Why Teams Win

4,604 views

Published on

9 Keys to Success in Business, Sport, and Beyond

By Dr. Saul L. Miller
---------
Why do some teams manage to accomplish far more together than they could individually, while other teams don't?

In a world that increasingly emphasizes winning, many of the characteristics that contribute to team success in sport are also applicable in business - and in life. In this execuBook, author Saul Miller identifies nine keys that characterize winning teams and successful organizations.

He describes why each of these keys is important, and how winning teams use them to achieve success. He also lists the four stages of team development and the different leadership styles that are required to be maximally effective for each one.

This summary explains how teams work well together. It will be of interest to anyone who wants to lead a team to success.

Published in: Business, Technology
0 Comments
2 Likes
Statistics
Notes
  • Be the first to comment

No Downloads
Views
Total views
4,604
On SlideShare
0
From Embeds
0
Number of Embeds
22
Actions
Shares
0
Downloads
0
Comments
0
Likes
2
Embeds 0
No embeds

No notes for slide

Why Teams Win

  1. 1. Why Teams Win9 Keys to Success in Business, Sport, and BeyondBy Dr. Saul L. MillerBusiness Plus, 2009ISBN 9780470160435IntroductionWhen a group of people dedicate themselves towards a common goal, incredible things arepossible. A team requires a dynamic, shared commitment that embodies the principle that thewhole is greater than the sum of its parts. Winning involves a co-operative synergistic process,where team members learn they can accomplish more by working together rather thanindividually.In a world that increasingly emphasizes winning, many of the characteristics that contribute toteam success in sport are also applicable in business - and in life. There are nine keys thatcharacterize winning teams and successful organizations:  A meaningful goal  Talent  Leadership  Strategy  Commitment  Feedback  Confidence  Chemistry  IdentityA Meaningful GoalPeople who have a meaningful goal are willing to work harder, persist longer and endure more.Whether driven by an internal force or sparked by the teams leadership, people motivated by ameaningful goal will invest more of themselves in achieving it.Ken Dryden - goalie of the most successful team in professional sport in the 1970s, hockeysMontreal Canadiens - recalled that the teams leadership made winning the championship the toppriority from the first days of training camp, unlike other teams, which didnt focus on winninguntil much later in the season. Having a dream and a clear sense of purpose can help individualsand teams weather the inevitable challenges, obstacles and disappointments while remainingpositive and productive.In business its often more difficult to define ones contribution to the companys overall success.To help people feel relevant and involved, its imperative that management create separate andrelevant mission statements for smaller function-based teams that integrate into the largercorporate goal.Talent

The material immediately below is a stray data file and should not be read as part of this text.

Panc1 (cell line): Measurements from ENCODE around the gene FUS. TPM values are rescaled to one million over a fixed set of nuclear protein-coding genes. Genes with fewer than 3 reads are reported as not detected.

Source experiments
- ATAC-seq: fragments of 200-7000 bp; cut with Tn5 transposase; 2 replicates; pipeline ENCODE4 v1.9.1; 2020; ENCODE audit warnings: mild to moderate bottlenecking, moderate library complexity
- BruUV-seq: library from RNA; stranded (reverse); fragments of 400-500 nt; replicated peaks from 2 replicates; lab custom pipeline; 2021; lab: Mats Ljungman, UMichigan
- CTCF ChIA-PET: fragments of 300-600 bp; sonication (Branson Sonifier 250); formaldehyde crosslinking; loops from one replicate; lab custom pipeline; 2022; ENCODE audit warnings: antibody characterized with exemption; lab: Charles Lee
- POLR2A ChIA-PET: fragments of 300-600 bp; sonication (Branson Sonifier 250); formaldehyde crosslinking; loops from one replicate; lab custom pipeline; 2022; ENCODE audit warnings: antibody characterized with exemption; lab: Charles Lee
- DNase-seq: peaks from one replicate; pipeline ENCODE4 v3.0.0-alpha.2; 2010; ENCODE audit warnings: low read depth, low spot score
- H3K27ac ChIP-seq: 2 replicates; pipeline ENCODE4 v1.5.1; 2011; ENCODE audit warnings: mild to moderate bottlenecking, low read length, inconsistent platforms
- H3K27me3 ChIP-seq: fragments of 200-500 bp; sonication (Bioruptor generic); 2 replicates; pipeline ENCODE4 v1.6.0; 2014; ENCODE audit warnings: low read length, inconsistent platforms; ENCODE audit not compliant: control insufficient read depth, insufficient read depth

2. 2. Talent is vital to a winning team, which often possesses a combination of maturity (bringingexperience and know-how) and youth (bringing enthusiasm and energy). Along with practicalskills, winning talent also incorporates psychological qualities such as functional intelligence, apositive mindset and willingness to work together.A perfect team involves players assuming different roles, including monitor-evaluator,implementer, co-ordinator and specialist. All these aspects must be developed and shaped into afocused, integrated unit to become a high-performance team.Although talent is a significant factor in team success, it cant ensure success on its own.Examples abound of teams with superior talent that were unsuccessful because of ego, lack ofcohesion or lack of leadership. Conversely, weve all seen groups of individuals withoutextraordinary talent who have achieved success as a team through their intense work ethic, byfollowing a game plan that everyone understands and supports, and the philosophy of a "we notme" mentality. Talent may win games, but teamwork and intelligence win championships.LeadershipAn effective leader knows the heart and mind of the team and can direct the teams talent tomake their vision a reality. Effective leaders have focus and an ability to prioritize. Theycommunicate clearly, pay close attention to detail, and motivate by demanding and modeling acommitment to excellence.Leaders in business and sport must be tough-minded visionaries. But leadership on winningteams must come from within as well as from the top down. Successful teams have a core ofleaders among team members who model winning behavior and ensure that others follow.Personality plays a significant role in leader-team communication, and the interaction ofpersonality styles can affect how messages are transmitted, translated and played out by bothleaders and team members. The Myers-Briggs Type Indicator can help identify differentpersonality types and lead to a greater understanding and respect for individual differences,ultimately improving team performance.StrategyFocus is key to superior performance, and a well-laid-out plan is a blueprint for focus. The planshould define what has to be done, how and when it will be done and who will do it. EvenPellerud, a World Cup-winning soccer coach, suggests two key steps: a clearly established"philosophy" on how to play the game, and clear individual roles within it that playersunderstand, accept and respect. It works the same in the business world.A clear plan of action must be continually assessed, refined and adjusted as new challengesarise. Leaders should avoid using phrases like "work harder" or "raise the bar" when underpressure, but should instead be specific about what they want from each player. The pressureengendered by simply demanding "more" will often only produce stress and anxiety.CommitmentWhile many people set goals, few are willing to do what it takes to actually achieve them.Commitment involves the willingness to pay whatever price is necessary and surrenderingindividual egos for the sake of the whole.